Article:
They call beans "the poor man's meat" because they are full of protein. But beans are not a complete protein. They're missing some essential amino acids that are readily supplied by animal sources such as meat or eggs or by simple grains. That's why you so often see beans paired with grains in cultures around the world.

In Cuba, the next destination on the virtual world tour our "food appreciation" classes are taking, black beans and rice rank as a cultural icon. Add some fried plantains on the side and you have a meal that any Cuban would instantly recognize.

Normally we would prepare our beans by soaking dried beans overnight in plenty of water, then cooking them with onion, bay leaf and thyme. But for purposes of our classes, we used canned black beans from Goya, an excellent substitute. Simply scoop the beans into a colander and rinse with water.

Cuban black beans couldn't be simpler. Just add a few common vegetables--onion, green bell pepper and red bell pepper--and a little cumin for flavor. Yet the aroma of the beans simmering on the stove transfixes anyone who comes near and children quickly devour the finished beans with their meaty Latin flavor.

To prepare the beans, cut a peeled onion into small dice. Add to it 1/2 large green bell pepper and 1/2 large red bell pepper, each cut into small dice, plus 2 cloves garlic, finely chopped. Heat 2 tablespoons extra-virgin olive oil in a heavy pot over moderate heat. Add the onion, peppers and garlic and season with 1/2 teaspoon salt. Lower heat to low and cook, covered, for about 10 minutes, or until the vegetables are soft.

Empty a 30-ounce can of black beans into a colander and rinse thoroughly (or cook your own beans). Mix beans into pot with sauteed vegetables. Stir in 1 teaspoon ground cumin. Replace cover and cook about 40 minutes, or until the beans have started to give up some of their starch to create a sauce. (If the beans are too dry, add a little water.) Variations call for adding bay leaf, oregano, vinegar or olive oil to the beans. They all sound good, but they're not necessary. Some cooks like to mash some of the beans and add them back to the pot for a thicker sauce.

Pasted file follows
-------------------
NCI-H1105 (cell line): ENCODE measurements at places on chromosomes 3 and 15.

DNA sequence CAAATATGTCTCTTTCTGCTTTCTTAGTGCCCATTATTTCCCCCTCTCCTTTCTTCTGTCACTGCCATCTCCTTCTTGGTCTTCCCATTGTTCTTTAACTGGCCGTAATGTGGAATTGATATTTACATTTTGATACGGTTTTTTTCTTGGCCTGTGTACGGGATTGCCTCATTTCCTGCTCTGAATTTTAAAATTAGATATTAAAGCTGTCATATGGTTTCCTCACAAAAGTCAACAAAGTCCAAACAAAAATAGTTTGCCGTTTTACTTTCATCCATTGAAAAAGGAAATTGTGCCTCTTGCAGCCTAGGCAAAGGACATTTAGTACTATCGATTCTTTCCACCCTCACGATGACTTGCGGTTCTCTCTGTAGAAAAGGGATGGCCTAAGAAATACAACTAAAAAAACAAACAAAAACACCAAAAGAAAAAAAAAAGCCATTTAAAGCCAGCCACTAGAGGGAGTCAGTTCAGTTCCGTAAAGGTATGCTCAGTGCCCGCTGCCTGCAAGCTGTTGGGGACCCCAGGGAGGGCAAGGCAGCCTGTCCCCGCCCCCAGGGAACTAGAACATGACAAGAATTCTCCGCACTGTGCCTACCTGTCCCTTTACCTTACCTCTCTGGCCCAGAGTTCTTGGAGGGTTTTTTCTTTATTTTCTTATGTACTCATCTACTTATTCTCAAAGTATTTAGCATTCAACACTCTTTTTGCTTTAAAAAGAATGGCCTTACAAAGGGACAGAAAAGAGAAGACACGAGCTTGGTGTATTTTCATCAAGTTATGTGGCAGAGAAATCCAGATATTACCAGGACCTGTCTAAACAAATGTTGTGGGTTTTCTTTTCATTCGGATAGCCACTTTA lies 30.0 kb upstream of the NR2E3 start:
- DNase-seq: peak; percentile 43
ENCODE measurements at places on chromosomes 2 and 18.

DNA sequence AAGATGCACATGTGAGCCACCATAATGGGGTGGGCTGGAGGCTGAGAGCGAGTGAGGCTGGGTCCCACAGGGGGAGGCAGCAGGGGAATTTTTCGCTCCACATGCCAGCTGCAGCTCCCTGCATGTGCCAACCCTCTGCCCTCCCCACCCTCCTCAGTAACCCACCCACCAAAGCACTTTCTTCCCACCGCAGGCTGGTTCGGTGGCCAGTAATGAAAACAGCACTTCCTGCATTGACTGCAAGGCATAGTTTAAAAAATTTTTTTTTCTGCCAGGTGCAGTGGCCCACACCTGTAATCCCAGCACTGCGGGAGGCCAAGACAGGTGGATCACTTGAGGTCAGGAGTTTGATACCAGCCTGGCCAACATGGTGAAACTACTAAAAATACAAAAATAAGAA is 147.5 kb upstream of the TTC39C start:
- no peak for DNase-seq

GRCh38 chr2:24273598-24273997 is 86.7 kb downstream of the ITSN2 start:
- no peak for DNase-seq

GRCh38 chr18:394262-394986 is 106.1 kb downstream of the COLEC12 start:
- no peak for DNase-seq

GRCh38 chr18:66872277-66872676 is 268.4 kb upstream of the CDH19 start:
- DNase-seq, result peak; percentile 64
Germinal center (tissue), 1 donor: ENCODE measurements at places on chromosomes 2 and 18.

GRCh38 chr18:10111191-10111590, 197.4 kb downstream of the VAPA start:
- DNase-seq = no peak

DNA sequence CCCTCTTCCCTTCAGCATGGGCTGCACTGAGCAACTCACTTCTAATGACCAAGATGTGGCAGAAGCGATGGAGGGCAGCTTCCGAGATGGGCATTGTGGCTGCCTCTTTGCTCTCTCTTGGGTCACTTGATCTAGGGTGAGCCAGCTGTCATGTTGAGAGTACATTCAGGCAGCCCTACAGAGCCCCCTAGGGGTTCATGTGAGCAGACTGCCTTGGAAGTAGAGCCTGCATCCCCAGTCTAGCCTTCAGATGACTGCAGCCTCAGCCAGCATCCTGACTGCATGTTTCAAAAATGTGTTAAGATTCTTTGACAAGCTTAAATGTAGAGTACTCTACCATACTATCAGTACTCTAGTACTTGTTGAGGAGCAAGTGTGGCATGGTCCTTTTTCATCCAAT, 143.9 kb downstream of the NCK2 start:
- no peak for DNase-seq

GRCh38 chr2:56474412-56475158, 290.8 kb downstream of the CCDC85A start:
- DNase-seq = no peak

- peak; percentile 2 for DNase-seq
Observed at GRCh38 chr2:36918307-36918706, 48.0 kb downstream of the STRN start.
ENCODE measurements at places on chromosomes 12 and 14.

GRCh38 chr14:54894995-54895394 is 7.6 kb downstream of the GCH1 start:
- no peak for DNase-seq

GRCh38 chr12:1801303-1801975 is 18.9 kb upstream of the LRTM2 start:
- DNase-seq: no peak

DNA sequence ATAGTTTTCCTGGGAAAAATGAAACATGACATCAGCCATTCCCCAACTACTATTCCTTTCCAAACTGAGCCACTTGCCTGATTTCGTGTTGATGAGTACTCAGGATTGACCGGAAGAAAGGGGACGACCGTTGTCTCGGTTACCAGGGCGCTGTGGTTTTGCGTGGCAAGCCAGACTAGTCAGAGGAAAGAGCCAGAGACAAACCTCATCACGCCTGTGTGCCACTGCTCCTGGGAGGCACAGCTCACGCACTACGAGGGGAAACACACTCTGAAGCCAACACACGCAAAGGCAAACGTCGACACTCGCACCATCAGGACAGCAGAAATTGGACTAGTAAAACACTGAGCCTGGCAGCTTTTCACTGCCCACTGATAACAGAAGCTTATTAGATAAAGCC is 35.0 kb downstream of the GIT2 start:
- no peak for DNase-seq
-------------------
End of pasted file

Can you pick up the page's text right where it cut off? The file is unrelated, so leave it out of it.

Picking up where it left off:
White rice has become the default rice around the world, but that is strictly a matter of status. People came to consider white rice as more refined and cultured. Brown rice was for poor people. In fact, brown rice has it all over its white cousin because so much of the nutrition--fiber, vitamins, minerals--is located in the bran. Remove the bran and all you have a lesser-quality starch. We are trying to teach our students to avoid starches that contribute to diabetes and obesity.

Quality brown rice has a wonderful chewiness and full flavor. I normally use a bulk brown rice from Whole Foods. But for these lessons I chose a long grain brown rice from Lundberg that cooked up big and fluffy--no clumping here. Just add the beans and you'll soon be serving seconds.

Friday, January 16, 2009

Birthday Pizza

Have I mentioned that my wife makes the world's best pizza crust? Thin crust, with a bit of whole wheat flour in the dough. She made several pies for daughter's 9th birthday. One of my favorites is this one with caramelized onion and blue cheese for the adults. The kids got mozzarella and pepperoni. For vegetables lovers there was the ever-popular broccoli variety. Pizza made at home is so easy there's really no reason to order out for it. We keep a pizza stone on the bottom rack of the oven full-time. Besides crisping the pizza crust, it helps regulate the heat in our old electric oven.

Here's the recipe for the dough.

Thursday, January 15, 2009

What Do Presidents Eat?

There's a great move on to have the Obamas start a large vegetable garden at the White House. But do presidents even like vegetables?

We know that George Bush the elder famously hated broccoli. George Washington apparently loved fish and nuts. Abraham Lincoln was so preoccupied with holding the country together that he paid hardly any attention to what he ate. But he was partial to a good cup of coffee, a simple egg and toast. Harry Truman,befitting his Midwestern roots, favored a big steak, cooked well-done, as well as fried chicken and custard pie.

(Barrack Obama is known to love pizza and chili, and is said to like his vegetables, especially spinach and broccoli. His method of making tuna salad at home includes mustard, mayo, chopped gherkins and juice from the pickle jar. "The truth is, before I met Michelle, I did quite a bit of cooking," Obama told 60 Minutes. But the kids mostly like pasta a cheese toast. "It's not as if we've got real sophisticated palates in this household.")

You can delve into all of these presidential food preferences in endless detail, along with much more about the White House culinary history, from a new web page posted by the Library of Congress. Titled rather dryly, "Presidential Food: Selected Resource Guide," the page lists dozens of written references--White House cookbooks, memoirs and food profiles of individual presidents--along with several internet links. You can even take a video tour of the White House kitchen with Executive Chef Christeta Comerford.